Successful deep brain stimulation surgery with intraoperative magnetic resonance imaging on a difficult neuroacanthocytosis case: Case report

Thien Thien Lim, Hubert H. Fernandez, Scott Cooper, Kathryn Mary K. Wilson, Andre G. Machado

Research output: Contribution to journalArticle

11 Scopus citations

Abstract

BACKGROUND AND IMPORTANCE:: Chorea acanthocytosis is a progressive hereditary neurodegenerative disorder characterized by hyperkinetic movements, seizures, and acanthocytosis in the absence of any lipid abnormality. Medical treatment is typically limited and disappointing. CLINICAL PRESENTATION:: We report on a 32-year-old patient with chorea acanthocytosis with a failed attempt at awake deep brain stimulation (DBS) surgery due to intraoperative seizures and postoperative intracranial hematoma. He then underwent a second DBS operation, but under general anesthesia and with intraoperative magnetic resonance imaging guidance. Marked improvement in his dystonia, chorea, and overall quality of life was noted 2 and 8 months postoperatively. CONCLUSION:: DBS surgery of the bilateral globus pallidus pars interna may be useful in controlling the hyperkinetic movements in neuroacanthocytosis. Because of the high propensity for seizures in this disorder, DBS performed under general anesthesia, with intraoperative magnetic resonance imaging guidance, may allow successful implantation while maintaining accurate target localization.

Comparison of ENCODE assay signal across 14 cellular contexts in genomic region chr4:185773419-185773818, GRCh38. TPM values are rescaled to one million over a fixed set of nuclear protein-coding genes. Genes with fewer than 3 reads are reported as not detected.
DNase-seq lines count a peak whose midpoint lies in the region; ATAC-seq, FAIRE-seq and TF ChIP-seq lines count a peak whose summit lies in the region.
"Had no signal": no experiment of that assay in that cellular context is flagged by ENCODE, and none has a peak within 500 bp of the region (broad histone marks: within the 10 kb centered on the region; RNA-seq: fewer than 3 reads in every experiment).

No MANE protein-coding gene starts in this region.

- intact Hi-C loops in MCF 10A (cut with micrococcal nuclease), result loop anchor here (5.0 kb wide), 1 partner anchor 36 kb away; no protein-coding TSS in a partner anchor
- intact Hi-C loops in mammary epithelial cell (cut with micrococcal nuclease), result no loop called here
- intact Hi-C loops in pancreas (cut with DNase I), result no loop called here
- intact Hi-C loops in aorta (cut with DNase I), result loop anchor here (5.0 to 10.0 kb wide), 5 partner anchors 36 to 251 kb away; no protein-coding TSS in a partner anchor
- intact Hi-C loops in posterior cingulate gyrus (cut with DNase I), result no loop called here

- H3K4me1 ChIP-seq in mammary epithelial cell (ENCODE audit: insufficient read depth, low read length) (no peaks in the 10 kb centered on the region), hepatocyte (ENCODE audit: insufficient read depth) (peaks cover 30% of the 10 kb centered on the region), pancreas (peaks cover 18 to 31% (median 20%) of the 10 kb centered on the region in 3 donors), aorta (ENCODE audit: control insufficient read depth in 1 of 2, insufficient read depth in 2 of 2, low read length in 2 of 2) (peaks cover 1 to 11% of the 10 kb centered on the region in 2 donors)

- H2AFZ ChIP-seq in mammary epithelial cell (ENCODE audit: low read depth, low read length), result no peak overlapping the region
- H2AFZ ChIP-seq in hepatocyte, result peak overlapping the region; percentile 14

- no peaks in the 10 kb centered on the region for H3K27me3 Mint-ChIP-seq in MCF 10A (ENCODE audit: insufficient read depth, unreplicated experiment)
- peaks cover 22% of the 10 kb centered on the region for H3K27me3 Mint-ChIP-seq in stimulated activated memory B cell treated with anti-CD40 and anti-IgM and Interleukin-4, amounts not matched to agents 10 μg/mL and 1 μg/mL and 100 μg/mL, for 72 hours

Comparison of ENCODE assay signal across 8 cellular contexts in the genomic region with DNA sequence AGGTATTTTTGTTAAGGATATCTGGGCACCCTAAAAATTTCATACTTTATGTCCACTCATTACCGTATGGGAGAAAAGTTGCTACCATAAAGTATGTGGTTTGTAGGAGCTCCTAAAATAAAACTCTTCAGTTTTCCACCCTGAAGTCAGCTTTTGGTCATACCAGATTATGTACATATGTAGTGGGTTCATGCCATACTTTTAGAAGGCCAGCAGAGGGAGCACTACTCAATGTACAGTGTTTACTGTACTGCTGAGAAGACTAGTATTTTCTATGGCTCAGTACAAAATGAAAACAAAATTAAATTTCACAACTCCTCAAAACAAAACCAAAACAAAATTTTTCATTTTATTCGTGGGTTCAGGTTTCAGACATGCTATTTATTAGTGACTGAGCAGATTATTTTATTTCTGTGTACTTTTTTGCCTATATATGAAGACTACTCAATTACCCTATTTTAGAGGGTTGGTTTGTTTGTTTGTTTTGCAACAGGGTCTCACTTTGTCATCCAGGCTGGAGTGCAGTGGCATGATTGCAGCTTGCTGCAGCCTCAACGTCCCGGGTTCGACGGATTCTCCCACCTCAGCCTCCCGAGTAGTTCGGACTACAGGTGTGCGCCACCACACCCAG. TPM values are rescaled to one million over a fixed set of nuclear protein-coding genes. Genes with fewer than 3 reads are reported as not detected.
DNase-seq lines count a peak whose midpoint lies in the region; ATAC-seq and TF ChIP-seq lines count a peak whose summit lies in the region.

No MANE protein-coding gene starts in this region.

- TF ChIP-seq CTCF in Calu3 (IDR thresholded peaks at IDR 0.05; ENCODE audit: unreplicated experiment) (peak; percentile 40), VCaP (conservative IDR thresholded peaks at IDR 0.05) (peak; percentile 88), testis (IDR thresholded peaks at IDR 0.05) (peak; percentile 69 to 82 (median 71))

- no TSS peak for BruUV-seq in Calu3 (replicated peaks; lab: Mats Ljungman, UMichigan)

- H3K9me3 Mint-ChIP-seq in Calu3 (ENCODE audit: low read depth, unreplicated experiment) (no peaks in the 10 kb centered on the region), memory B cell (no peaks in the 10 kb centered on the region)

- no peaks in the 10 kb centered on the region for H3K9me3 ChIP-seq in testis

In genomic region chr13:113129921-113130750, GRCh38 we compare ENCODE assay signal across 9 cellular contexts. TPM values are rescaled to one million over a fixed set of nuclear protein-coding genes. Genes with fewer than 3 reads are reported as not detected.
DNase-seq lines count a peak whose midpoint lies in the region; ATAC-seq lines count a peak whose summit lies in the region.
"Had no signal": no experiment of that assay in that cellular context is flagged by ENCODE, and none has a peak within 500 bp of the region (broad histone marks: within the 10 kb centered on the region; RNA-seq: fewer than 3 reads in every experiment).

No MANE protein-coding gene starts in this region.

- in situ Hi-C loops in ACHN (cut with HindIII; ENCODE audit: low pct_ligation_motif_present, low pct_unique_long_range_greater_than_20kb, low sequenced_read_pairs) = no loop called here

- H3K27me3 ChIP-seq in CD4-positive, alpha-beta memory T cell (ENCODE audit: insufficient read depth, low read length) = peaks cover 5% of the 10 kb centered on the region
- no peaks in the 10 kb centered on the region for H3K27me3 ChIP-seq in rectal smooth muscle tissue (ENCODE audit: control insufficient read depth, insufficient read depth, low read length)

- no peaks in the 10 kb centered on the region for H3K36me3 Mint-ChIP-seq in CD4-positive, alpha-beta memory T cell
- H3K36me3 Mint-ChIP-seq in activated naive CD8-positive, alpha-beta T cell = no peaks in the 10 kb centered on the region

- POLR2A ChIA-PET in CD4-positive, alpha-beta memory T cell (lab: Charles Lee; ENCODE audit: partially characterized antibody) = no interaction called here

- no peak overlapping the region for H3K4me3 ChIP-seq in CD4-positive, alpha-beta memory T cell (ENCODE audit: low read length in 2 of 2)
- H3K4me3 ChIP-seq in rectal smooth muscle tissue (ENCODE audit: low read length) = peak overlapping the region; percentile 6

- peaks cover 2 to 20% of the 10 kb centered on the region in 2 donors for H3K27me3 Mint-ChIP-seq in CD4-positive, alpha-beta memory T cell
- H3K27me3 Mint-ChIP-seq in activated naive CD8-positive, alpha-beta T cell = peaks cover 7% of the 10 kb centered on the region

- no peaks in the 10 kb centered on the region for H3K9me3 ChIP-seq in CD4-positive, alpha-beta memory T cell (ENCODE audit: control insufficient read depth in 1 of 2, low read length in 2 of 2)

Original languageEnglish (US)
JournalNeurosurgery
Volume73
Issue number1
DOIs
StatePublished - Jul 1 2013

Keywords

  • Chorea acanthocytosis
  • Deep brain stimulation
  • Neuroacanthocytosis

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